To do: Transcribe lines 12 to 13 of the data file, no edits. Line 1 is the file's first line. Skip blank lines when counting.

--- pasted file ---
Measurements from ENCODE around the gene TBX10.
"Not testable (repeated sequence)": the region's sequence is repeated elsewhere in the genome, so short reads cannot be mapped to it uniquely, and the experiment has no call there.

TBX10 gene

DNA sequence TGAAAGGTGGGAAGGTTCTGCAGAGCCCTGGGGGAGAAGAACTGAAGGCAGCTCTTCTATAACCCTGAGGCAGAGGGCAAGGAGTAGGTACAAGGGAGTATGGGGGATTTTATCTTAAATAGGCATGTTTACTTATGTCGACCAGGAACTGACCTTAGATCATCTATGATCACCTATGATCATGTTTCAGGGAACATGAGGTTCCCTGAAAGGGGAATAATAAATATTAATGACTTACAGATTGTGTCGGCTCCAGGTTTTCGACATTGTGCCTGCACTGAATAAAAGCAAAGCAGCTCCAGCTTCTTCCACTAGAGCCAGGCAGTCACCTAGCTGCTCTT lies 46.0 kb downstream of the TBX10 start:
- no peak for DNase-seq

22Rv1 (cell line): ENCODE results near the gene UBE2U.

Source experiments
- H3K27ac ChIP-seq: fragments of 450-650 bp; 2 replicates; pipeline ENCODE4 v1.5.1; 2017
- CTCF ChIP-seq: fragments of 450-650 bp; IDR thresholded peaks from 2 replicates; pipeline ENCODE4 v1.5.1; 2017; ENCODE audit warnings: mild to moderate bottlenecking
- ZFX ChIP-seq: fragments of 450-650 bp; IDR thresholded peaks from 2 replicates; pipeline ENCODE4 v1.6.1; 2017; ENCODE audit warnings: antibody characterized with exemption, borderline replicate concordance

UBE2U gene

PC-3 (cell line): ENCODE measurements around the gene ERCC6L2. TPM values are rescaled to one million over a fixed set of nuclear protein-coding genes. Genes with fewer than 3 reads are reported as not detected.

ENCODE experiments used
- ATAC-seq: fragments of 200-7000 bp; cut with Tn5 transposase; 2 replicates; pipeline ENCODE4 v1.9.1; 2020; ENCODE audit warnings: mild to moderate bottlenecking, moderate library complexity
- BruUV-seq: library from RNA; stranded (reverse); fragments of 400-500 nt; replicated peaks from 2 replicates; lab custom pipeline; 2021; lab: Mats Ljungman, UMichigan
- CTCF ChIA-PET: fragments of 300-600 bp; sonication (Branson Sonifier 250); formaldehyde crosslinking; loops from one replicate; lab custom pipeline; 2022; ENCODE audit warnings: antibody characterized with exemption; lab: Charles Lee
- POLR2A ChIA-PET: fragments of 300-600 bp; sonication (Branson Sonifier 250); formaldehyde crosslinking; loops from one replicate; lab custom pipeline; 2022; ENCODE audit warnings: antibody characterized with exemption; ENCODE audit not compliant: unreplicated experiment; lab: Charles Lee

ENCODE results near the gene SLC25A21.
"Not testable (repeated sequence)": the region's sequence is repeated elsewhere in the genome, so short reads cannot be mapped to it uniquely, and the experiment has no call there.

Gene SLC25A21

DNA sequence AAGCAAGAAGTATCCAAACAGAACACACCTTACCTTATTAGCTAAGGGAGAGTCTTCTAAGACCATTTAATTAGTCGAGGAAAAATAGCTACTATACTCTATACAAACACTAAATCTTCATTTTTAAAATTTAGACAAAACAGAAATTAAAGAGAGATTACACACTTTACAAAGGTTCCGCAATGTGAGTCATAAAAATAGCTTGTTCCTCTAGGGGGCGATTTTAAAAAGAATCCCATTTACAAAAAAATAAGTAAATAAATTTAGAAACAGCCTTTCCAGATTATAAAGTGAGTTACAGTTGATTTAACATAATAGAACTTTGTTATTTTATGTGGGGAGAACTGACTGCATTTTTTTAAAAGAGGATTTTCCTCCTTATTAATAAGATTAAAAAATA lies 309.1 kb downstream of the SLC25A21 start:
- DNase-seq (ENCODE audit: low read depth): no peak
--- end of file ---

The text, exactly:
PC-3 (cell line): ENCODE measurements around the gene ERCC6L2. TPM values are rescaled to one million over a fixed set of nuclear protein-coding genes. Genes with fewer than 3 reads are reported as not detected.

ENCODE experiments used